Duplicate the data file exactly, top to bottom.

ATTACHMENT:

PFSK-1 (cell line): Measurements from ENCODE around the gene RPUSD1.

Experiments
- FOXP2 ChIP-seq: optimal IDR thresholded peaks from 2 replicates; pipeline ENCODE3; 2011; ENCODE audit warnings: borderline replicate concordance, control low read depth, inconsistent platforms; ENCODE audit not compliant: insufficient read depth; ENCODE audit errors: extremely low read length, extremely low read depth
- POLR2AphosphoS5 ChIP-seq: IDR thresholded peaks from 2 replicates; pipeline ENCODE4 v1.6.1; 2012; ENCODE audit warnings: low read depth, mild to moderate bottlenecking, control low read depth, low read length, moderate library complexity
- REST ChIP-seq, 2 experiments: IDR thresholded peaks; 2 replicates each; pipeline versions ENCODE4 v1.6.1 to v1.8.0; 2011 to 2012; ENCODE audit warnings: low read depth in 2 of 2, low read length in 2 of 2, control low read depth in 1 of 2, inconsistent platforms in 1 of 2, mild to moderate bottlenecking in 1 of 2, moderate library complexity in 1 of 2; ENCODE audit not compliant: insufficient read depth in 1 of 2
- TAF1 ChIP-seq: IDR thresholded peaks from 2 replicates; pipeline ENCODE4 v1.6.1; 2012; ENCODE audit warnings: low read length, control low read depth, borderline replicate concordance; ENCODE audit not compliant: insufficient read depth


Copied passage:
PFSK-1 (cell line): Measurements from ENCODE around the gene RPUSD1.

Experiments
- FOXP2 ChIP-seq: optimal IDR thresholded peaks from 2 replicates; pipeline ENCODE3; 2011; ENCODE audit warnings: borderline replicate concordance, control low read depth, inconsistent platforms; ENCODE audit not compliant: insufficient read depth; ENCODE audit errors: extremely low read length, extremely low read depth
- POLR2AphosphoS5 ChIP-seq: IDR thresholded peaks from 2 replicates; pipeline ENCODE4 v1.6.1; 2012; ENCODE audit warnings: low read depth, mild to moderate bottlenecking, control low read depth, low read length, moderate library complexity
- REST ChIP-seq, 2 experiments: IDR thresholded peaks; 2 replicates each; pipeline versions ENCODE4 v1.6.1 to v1.8.0; 2011 to 2012; ENCODE audit warnings: low read depth in 2 of 2, low read length in 2 of 2, control low read depth in 1 of 2, inconsistent platforms in 1 of 2, mild to moderate bottlenecking in 1 of 2, moderate library complexity in 1 of 2; ENCODE audit not compliant: insufficient read depth in 1 of 2
- TAF1 ChIP-seq: IDR thresholded peaks from 2 replicates; pipeline ENCODE4 v1.6.1; 2012; ENCODE audit warnings: low read length, control low read depth, borderline replicate concordance; ENCODE audit not compliant: insufficient read depth